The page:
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Anthropological approach of adherence factors for antihypertensive drugs

Keywords: Patient adherence , drug therapy , social representations , chronic diseases , hypertension , physicianpatientrelationship , trust , anthropology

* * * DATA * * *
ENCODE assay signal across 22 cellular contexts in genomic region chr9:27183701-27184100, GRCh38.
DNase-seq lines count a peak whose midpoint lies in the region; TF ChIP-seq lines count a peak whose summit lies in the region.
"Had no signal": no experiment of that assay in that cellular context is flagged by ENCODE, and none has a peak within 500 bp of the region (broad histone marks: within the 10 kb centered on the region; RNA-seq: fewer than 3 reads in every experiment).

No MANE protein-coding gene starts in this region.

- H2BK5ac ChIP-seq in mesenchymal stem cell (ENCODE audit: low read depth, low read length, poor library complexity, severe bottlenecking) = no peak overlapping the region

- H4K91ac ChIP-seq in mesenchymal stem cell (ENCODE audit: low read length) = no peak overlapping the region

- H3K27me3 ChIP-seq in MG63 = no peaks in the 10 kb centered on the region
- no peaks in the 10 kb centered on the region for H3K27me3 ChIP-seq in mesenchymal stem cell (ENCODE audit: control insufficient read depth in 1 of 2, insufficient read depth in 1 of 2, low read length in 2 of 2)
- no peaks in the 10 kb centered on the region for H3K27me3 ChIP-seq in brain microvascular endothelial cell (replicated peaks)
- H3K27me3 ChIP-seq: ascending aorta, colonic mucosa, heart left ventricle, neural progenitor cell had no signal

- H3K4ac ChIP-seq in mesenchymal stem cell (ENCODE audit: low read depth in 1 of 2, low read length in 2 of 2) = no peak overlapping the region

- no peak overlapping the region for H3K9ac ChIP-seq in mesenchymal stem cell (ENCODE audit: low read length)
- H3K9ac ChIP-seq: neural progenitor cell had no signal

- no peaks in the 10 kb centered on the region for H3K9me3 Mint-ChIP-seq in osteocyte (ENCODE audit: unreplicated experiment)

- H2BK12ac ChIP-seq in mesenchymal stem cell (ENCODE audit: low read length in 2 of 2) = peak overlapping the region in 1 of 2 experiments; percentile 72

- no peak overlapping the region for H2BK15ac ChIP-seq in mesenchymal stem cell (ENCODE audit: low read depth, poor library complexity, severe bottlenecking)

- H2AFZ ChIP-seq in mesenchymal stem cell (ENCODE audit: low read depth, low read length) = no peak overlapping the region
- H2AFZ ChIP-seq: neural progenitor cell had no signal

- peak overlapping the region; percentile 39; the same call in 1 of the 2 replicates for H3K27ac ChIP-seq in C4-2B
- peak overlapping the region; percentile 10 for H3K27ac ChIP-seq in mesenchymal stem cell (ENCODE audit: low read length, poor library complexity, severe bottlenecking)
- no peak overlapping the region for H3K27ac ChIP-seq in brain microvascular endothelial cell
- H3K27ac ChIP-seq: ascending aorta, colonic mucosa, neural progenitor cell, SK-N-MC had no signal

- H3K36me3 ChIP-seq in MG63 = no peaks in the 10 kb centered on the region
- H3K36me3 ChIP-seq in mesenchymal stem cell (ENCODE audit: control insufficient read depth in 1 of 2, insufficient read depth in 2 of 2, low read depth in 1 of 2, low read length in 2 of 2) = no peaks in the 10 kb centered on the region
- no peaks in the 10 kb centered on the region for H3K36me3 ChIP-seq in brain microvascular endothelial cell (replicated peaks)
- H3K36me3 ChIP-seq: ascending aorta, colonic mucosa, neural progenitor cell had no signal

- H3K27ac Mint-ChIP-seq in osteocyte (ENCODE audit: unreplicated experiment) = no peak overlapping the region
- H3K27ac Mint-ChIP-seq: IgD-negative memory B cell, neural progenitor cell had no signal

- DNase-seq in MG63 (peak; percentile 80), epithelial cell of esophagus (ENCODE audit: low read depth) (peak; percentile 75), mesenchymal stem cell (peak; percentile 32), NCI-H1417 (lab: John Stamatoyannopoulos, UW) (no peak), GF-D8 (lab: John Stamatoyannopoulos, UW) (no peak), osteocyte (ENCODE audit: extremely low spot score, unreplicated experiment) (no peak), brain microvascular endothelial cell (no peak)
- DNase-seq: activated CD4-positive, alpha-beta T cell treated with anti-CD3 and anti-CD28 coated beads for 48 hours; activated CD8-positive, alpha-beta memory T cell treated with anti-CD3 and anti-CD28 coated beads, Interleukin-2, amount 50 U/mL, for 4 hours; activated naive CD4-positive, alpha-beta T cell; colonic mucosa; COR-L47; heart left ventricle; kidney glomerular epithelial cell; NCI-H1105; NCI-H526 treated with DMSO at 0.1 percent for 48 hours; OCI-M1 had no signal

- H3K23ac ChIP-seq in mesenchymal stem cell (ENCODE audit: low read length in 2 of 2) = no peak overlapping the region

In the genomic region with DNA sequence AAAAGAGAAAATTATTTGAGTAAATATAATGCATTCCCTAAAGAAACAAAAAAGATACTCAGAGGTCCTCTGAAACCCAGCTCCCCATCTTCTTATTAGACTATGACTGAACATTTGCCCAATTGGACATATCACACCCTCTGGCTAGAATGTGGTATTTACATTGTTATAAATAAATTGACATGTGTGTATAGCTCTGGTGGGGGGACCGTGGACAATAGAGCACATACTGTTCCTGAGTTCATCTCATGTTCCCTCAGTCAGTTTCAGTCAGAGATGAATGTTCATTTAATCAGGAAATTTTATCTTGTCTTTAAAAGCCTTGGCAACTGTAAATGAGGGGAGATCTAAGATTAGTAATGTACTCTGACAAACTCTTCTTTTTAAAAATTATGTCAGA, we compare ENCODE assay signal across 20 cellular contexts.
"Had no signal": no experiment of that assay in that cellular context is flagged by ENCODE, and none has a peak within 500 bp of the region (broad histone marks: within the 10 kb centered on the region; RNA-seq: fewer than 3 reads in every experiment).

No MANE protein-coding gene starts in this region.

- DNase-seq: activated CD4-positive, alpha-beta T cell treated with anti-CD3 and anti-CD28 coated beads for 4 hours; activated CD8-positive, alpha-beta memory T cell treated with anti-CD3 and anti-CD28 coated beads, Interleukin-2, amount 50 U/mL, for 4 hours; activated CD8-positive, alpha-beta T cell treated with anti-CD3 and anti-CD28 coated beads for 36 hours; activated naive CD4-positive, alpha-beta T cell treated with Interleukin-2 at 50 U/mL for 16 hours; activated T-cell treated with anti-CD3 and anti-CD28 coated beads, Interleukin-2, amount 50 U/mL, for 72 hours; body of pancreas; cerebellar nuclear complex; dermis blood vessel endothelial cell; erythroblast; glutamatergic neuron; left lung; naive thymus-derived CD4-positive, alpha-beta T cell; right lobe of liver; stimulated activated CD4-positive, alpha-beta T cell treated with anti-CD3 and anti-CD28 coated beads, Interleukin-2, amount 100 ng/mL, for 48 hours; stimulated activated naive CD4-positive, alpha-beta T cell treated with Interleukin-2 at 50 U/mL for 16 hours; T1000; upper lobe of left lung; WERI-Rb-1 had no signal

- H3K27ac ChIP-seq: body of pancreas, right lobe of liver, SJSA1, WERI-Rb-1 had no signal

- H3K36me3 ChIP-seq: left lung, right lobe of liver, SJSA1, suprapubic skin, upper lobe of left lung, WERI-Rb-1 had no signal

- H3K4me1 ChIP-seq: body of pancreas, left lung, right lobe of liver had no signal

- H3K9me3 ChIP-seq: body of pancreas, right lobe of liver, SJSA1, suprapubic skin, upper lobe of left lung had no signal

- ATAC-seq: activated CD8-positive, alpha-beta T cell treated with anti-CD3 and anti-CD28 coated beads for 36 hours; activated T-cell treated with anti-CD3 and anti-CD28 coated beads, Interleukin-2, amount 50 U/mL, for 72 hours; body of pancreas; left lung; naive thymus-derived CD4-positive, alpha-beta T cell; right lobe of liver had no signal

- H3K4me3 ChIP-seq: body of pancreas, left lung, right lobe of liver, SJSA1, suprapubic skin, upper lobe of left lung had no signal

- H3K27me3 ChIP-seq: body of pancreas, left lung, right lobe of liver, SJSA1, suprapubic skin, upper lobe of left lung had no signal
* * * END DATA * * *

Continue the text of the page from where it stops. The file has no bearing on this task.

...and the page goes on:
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SummaryAim: Uncontrolled hight blood pressure leads clinicians to wonder about adherence degree amongst hypertensive patients. In this context, our study aims to describe and analyse patients experience of antihypertensive drugs, in order to shed light on the multiple social and symbolic logics, forming part of the cultural factors shaping personal medication practices.Methods: The inductive and comprehensive anthropological approach implemented is based on an ethnographical survey (observations of medical consultations and interviews). Semi-structured interviews were conducted with 68 hypertensive patients (39 women and 29 men,between the ages of 40 and 95, of whom 52 were over 60) who had been receiving treatment for over a year. Results: Antihypertensive drug is reinterpreted using popular representations of pathophysiology (the body as a machine). This symbolic dimension eases acceptance of therapy, but leads to a hierarchy forming of other prescribed medicines and of certain therapeutic classes(such as diuretics). Prescription compliance does not solely depend on the patient’s perception of cardiovascular risk, but also on how the patient appropriates the treatment and integrates it into his/her daily life, requiring identification with the product,building commitment and self-control of the treatment(experimentation; command of treatment; control of side effects, of intake, continuity of treatment).A relationship based on trust between the physician and patient is necessary for a prescription to be followed. We have identified three types of relationship: reasoned trust, emotional trust, conceded trust.Conclusion: Consideration and understanding of these pragmatic, symbolic issues by physicians should help practitioners support and advise patients with high blood pressure.Prat Organ Soins 2008;39(1):3-12


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